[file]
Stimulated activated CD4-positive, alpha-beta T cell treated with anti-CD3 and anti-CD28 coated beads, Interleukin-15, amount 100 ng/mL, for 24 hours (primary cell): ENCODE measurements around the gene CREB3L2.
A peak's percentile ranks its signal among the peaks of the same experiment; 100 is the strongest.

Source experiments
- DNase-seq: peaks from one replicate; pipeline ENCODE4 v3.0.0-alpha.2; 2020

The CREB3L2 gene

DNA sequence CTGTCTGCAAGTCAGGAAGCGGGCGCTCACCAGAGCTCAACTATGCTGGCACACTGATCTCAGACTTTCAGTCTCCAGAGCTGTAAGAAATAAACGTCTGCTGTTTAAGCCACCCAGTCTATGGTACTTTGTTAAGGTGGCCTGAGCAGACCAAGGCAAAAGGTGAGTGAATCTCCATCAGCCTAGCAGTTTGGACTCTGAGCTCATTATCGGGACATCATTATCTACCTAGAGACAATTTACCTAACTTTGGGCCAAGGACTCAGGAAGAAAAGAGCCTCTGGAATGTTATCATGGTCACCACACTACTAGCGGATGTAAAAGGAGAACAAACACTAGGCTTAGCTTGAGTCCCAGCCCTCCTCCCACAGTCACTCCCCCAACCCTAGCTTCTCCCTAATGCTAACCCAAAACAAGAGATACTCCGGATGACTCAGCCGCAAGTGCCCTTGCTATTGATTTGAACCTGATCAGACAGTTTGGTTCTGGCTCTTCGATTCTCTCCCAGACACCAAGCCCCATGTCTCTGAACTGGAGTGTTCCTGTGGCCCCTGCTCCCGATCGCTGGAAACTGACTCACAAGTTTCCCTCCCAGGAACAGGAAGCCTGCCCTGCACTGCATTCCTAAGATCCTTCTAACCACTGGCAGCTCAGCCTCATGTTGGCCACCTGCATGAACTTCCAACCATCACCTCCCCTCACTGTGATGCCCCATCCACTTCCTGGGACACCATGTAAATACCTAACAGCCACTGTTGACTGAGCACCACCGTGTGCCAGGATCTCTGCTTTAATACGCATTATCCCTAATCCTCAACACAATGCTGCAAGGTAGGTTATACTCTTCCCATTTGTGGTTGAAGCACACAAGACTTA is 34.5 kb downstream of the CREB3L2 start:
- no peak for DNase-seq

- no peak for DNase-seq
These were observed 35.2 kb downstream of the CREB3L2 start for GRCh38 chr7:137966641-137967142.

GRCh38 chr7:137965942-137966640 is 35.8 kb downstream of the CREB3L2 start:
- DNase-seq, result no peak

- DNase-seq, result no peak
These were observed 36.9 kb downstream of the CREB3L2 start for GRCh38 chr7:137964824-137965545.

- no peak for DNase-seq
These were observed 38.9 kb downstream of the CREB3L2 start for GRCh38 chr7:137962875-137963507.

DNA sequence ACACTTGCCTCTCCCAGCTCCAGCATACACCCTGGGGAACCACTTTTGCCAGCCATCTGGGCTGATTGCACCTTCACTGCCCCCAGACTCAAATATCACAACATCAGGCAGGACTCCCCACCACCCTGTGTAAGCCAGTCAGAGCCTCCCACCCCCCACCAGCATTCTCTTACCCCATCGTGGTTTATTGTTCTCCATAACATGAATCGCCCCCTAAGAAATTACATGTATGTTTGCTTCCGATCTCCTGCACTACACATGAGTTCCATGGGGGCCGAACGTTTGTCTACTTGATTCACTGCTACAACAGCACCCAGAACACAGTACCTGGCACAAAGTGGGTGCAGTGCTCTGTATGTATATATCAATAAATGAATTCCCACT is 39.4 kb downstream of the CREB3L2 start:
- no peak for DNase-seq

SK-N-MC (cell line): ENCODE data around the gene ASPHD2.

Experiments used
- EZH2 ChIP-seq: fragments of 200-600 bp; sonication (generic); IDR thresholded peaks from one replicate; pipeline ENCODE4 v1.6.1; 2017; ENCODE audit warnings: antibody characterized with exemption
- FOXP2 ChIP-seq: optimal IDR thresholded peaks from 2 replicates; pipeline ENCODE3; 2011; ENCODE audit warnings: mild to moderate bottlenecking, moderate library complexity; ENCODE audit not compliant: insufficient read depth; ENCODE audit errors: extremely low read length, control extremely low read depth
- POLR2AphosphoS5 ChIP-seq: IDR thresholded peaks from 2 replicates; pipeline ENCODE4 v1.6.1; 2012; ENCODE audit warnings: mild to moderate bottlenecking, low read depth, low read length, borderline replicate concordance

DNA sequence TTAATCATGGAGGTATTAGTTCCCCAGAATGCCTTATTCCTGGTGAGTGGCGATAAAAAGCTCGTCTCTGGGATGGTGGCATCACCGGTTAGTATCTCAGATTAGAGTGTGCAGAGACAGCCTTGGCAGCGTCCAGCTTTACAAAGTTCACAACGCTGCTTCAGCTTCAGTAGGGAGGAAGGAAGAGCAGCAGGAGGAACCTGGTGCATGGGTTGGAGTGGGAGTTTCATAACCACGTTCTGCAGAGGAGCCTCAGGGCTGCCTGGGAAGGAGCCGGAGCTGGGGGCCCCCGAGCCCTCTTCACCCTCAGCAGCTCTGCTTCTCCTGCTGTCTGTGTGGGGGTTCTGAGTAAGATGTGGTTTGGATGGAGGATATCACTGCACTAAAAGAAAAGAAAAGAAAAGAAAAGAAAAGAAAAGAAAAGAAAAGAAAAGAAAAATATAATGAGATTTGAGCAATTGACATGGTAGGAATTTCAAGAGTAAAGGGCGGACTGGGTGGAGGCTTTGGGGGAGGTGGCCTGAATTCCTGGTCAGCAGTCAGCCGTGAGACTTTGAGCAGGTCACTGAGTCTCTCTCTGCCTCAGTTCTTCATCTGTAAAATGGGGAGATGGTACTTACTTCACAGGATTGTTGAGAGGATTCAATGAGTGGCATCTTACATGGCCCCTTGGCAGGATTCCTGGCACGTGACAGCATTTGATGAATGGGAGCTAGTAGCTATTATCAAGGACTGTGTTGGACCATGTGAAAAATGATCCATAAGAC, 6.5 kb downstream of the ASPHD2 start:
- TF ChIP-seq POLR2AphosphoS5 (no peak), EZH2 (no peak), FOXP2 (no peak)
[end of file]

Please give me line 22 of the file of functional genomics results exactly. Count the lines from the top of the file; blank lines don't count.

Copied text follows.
- POLR2AphosphoS5 ChIP-seq: IDR thresholded peaks from 2 replicates; pipeline ENCODE4 v1.6.1; 2012; ENCODE audit warnings: mild to moderate bottlenecking, low read depth, low read length, borderline replicate concordance